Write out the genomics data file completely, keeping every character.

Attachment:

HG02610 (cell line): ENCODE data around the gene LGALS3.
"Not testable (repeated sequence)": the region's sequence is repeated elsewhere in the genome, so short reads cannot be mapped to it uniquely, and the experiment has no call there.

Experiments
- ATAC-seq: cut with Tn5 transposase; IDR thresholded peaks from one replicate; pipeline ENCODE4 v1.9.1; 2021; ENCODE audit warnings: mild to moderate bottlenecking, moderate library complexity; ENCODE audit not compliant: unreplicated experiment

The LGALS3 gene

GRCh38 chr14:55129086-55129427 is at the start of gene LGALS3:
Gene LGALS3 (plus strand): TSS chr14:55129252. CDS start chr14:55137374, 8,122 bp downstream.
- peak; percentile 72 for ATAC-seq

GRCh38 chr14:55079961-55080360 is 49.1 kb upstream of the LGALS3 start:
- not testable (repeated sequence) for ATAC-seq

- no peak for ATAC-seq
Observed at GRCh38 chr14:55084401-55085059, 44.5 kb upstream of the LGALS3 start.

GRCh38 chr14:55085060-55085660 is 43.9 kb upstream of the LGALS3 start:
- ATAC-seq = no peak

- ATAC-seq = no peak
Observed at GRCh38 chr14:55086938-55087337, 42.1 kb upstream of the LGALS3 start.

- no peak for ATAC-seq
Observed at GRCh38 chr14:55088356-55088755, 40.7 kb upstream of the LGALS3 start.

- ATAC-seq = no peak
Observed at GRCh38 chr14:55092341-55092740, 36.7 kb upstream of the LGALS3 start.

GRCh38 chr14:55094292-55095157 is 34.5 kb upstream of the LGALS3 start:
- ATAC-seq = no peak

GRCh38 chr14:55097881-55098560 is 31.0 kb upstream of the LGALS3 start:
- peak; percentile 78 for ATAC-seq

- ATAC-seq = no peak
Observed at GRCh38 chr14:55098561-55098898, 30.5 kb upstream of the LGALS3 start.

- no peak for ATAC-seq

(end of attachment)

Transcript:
HG02610 (cell line): ENCODE data around the gene LGALS3.
"Not testable (repeated sequence)": the region's sequence is repeated elsewhere in the genome, so short reads cannot be mapped to it uniquely, and the experiment has no call there.

Experiments
- ATAC-seq: cut with Tn5 transposase; IDR thresholded peaks from one replicate; pipeline ENCODE4 v1.9.1; 2021; ENCODE audit warnings: mild to moderate bottlenecking, moderate library complexity; ENCODE audit not compliant: unreplicated experiment

The LGALS3 gene

GRCh38 chr14:55129086-55129427 is at the start of gene LGALS3:
Gene LGALS3 (plus strand): TSS chr14:55129252. CDS start chr14:55137374, 8,122 bp downstream.
- peak; percentile 72 for ATAC-seq

GRCh38 chr14:55079961-55080360 is 49.1 kb upstream of the LGALS3 start:
- not testable (repeated sequence) for ATAC-seq

- no peak for ATAC-seq
Observed at GRCh38 chr14:55084401-55085059, 44.5 kb upstream of the LGALS3 start.

GRCh38 chr14:55085060-55085660 is 43.9 kb upstream of the LGALS3 start:
- ATAC-seq = no peak

- ATAC-seq = no peak
Observed at GRCh38 chr14:55086938-55087337, 42.1 kb upstream of the LGALS3 start.

- no peak for ATAC-seq
Observed at GRCh38 chr14:55088356-55088755, 40.7 kb upstream of the LGALS3 start.

- ATAC-seq = no peak
Observed at GRCh38 chr14:55092341-55092740, 36.7 kb upstream of the LGALS3 start.

GRCh38 chr14:55094292-55095157 is 34.5 kb upstream of the LGALS3 start:
- ATAC-seq = no peak

GRCh38 chr14:55097881-55098560 is 31.0 kb upstream of the LGALS3 start:
- peak; percentile 78 for ATAC-seq

- ATAC-seq = no peak
Observed at GRCh38 chr14:55098561-55098898, 30.5 kb upstream of the LGALS3 start.

- no peak for ATAC-seq